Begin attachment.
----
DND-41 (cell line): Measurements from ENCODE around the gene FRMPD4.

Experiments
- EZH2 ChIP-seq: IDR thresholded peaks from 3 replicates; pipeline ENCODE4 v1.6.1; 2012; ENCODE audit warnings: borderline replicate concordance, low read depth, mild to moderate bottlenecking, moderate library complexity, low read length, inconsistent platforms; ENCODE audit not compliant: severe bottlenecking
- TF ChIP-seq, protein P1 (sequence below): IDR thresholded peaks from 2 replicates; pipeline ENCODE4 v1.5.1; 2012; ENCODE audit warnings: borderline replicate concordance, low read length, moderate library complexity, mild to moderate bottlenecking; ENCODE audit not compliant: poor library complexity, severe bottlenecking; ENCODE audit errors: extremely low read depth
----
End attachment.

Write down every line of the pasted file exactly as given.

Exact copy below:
DND-41 (cell line): Measurements from ENCODE around the gene FRMPD4.

Experiments
- EZH2 ChIP-seq: IDR thresholded peaks from 3 replicates; pipeline ENCODE4 v1.6.1; 2012; ENCODE audit warnings: borderline replicate concordance, low read depth, mild to moderate bottlenecking, moderate library complexity, low read length, inconsistent platforms; ENCODE audit not compliant: severe bottlenecking
- TF ChIP-seq, protein P1 (sequence below): IDR thresholded peaks from 2 replicates; pipeline ENCODE4 v1.5.1; 2012; ENCODE audit warnings: borderline replicate concordance, low read length, moderate library complexity, mild to moderate bottlenecking; ENCODE audit not compliant: poor library complexity, severe bottlenecking; ENCODE audit errors: extremely low read depth